But within hours of leaving the location on the M20 on Christmas night they got a call from flood-ravaged Bedfordshire—and set off the very next day. They sourced four tons of sand and set about filling and distributing 1,000 sandbags by the end of the day.
Says Indy Narwal, a senior volunteer at the Slough-based aid group …
“Sikhs are very giving people, and after such a bad year, we want to do all we can to help. If they need more help in the future, we’ll be back.”
No big deal … it’s only a kidney
Skully White owns a gourmet hotdog stand, Lullys Food Experience, in Abbotsford, British Columbia, Canada. Tim Hiscock has been a regular customer at Lullys for several years now, but until last year, Skully did not even know Tim’s name. That all changed late last year when Tim’s wife called Skully …
“He was a customer for almost three years before I knew his name. One day his wife called me up and said he had some medical issues and I wasn’t supposed to feed him without her permission.”
Hiscock’s issues became a crisis in May 2019 when his diabetes led to advanced kidney failure. Late last year, it was determined that Tim would need a new kidney, and when Skully heard the news, he immediately volunteered to donate one of his.
These things, of course, take time. Turned out that White was a match and could donate a kidney to Mr. Hiscock, but complications arose, and then came the pandemic. Long story short, the transplant took place on December 14th and both gentlemen are doing well, though White is chafing at the restriction on lifting anything over 10 pounds for three months!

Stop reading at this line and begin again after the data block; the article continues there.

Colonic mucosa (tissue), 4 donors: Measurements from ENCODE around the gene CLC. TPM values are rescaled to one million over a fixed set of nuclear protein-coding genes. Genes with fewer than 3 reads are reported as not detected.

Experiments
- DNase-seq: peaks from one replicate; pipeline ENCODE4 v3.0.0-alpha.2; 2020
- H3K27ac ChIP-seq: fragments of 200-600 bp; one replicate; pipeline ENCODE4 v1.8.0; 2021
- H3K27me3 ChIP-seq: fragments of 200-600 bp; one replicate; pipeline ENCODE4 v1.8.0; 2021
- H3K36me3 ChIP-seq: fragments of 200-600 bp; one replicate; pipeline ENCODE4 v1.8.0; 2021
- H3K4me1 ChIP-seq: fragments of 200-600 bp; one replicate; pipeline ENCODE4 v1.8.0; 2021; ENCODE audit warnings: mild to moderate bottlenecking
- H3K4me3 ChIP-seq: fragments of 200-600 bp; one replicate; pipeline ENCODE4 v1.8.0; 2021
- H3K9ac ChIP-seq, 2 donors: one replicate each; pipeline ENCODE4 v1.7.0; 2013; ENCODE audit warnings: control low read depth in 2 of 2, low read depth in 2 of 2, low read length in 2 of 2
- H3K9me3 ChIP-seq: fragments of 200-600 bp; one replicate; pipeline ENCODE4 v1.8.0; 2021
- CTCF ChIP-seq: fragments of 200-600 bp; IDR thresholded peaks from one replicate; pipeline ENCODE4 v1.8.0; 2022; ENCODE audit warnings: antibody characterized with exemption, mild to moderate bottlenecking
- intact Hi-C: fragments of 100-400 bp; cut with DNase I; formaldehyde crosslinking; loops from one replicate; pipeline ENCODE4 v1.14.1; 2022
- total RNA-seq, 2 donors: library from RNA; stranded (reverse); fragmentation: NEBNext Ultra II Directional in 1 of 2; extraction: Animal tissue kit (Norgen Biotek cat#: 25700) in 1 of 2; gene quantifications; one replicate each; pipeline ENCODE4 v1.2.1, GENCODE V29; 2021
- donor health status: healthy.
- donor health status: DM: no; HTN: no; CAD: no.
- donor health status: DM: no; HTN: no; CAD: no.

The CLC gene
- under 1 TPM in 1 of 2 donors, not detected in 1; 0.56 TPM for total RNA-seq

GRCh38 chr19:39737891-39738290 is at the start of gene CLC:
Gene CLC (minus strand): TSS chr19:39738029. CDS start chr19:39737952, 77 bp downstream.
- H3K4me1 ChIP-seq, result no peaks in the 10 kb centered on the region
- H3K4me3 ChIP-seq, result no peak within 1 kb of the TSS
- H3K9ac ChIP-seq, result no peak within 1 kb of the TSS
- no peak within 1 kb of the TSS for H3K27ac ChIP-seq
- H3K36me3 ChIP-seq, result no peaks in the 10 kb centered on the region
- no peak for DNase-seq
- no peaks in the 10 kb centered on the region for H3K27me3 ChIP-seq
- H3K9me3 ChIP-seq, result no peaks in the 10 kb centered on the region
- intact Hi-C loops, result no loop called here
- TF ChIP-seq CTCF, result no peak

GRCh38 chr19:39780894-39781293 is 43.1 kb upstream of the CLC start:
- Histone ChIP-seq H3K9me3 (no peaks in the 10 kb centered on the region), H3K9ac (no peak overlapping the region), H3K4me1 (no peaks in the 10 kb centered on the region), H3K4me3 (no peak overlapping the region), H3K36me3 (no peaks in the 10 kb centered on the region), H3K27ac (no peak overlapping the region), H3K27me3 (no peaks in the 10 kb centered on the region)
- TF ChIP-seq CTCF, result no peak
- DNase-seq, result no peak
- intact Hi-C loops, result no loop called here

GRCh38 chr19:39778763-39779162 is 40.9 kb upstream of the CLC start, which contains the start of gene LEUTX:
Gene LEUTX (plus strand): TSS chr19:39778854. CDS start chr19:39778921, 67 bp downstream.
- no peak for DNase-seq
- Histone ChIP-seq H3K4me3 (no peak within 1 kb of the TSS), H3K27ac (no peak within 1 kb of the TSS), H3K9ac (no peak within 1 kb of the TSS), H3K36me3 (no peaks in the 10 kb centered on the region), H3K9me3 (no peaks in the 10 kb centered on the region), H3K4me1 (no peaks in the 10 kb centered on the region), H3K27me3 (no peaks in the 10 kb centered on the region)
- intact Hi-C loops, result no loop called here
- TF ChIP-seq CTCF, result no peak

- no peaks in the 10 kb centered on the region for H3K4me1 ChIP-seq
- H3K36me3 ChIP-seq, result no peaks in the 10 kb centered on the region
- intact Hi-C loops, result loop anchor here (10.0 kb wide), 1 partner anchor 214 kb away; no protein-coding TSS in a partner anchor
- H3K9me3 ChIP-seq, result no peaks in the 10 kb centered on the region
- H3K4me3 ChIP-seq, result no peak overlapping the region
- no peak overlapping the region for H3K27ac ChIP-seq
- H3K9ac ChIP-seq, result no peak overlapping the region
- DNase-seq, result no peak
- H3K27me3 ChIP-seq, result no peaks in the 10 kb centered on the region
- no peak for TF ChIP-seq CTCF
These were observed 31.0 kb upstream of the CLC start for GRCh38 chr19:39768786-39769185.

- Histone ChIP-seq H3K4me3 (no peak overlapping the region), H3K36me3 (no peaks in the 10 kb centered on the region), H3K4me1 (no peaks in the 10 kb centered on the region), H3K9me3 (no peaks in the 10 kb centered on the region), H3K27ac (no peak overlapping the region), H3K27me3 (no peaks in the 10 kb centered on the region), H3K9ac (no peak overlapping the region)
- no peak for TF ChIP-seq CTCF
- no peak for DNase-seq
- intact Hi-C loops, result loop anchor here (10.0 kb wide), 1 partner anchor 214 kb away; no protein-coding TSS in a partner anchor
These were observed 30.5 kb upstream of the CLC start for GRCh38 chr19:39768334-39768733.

When asked why he would donate a body part to a near stranger, Skully replies …
“It’s such an easy thing. It shouldn’t scare anyone … You have two kidneys and by the time you die, you won’t even have used half of one. People live all the time with one kidney.”
On Lullys’ Facebook page, the hotdog stand says it now offering free foot-longs for life to anyone who follows in White’s footsteps. White hopes the campaign will convince others to give a kidney to save a life.
Toys, toys, toys!
Mike and Judy Sullivan, both retired, recently celebrated their 50th wedding anniversary! When Mike, a 72-year-old, 26-year army vet retired, he and Judy signed up for a woodworking club. It started as a hobby, but after witnessing the yuletide happiness their handmade playthings brought local families, it became their new vocation. Seven years on, the pair continues to churn out toys at a pace that would give Santa’s elves a run for their money.
This year, the pandemic meant many families didn’t have funds to cover non-essentials, which made the Sullivans’ mission more important than ever. Mike and Judy embraced the challenge, creating and distributing close to 1,400 toys that included animal figures, puzzles, and trucks, to name just a few.
The Sullivans’ toys made their way to a local kindergarten class, Coachella Valley Rescue Mission, a food pantry, and other charitable organizations—all of them free of charge (including postage for items sent out of state as far as Indiana and Texas).
Mike and Judy say they plan to continue making toys as long as they’re able.
“We’re both in good health and are able to be out here six to seven days a week for eight to 10 hours. It’s so much fun, it feels like home here in the shop working things out.”
Yes, my friends, there really are good people out there doing things to help others every single day. You don’t have to even look very far … in fact, some of you I know could just walk into the bathroom and look in the mirror to see a ‘good people’.